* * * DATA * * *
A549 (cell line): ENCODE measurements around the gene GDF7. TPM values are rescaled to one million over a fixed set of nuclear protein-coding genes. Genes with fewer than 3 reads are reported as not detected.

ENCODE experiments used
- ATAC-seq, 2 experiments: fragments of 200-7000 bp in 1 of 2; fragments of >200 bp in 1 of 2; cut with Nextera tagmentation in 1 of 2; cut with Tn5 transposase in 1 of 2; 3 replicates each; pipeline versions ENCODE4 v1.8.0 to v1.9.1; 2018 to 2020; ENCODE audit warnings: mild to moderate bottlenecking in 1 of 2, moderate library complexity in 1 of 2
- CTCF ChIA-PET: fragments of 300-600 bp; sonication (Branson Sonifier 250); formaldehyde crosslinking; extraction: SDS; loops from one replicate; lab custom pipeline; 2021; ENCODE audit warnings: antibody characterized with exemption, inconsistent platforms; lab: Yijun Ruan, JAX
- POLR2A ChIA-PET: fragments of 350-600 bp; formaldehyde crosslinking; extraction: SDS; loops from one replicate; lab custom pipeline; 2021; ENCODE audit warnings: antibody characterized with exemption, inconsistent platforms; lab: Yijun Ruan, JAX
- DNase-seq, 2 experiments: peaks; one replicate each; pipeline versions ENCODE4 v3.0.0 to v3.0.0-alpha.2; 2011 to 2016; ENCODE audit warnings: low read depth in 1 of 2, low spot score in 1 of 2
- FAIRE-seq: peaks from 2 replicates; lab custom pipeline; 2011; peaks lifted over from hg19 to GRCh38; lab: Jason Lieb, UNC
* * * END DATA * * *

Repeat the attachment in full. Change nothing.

A549 (cell line): ENCODE measurements around the gene GDF7. TPM values are rescaled to one million over a fixed set of nuclear protein-coding genes. Genes with fewer than 3 reads are reported as not detected.

ENCODE experiments used
- ATAC-seq, 2 experiments: fragments of 200-7000 bp in 1 of 2; fragments of >200 bp in 1 of 2; cut with Nextera tagmentation in 1 of 2; cut with Tn5 transposase in 1 of 2; 3 replicates each; pipeline versions ENCODE4 v1.8.0 to v1.9.1; 2018 to 2020; ENCODE audit warnings: mild to moderate bottlenecking in 1 of 2, moderate library complexity in 1 of 2
- CTCF ChIA-PET: fragments of 300-600 bp; sonication (Branson Sonifier 250); formaldehyde crosslinking; extraction: SDS; loops from one replicate; lab custom pipeline; 2021; ENCODE audit warnings: antibody characterized with exemption, inconsistent platforms; lab: Yijun Ruan, JAX
- POLR2A ChIA-PET: fragments of 350-600 bp; formaldehyde crosslinking; extraction: SDS; loops from one replicate; lab custom pipeline; 2021; ENCODE audit warnings: antibody characterized with exemption, inconsistent platforms; lab: Yijun Ruan, JAX
- DNase-seq, 2 experiments: peaks; one replicate each; pipeline versions ENCODE4 v3.0.0 to v3.0.0-alpha.2; 2011 to 2016; ENCODE audit warnings: low read depth in 1 of 2, low spot score in 1 of 2
- FAIRE-seq: peaks from 2 replicates; lab custom pipeline; 2011; peaks lifted over from hg19 to GRCh38; lab: Jason Lieb, UNC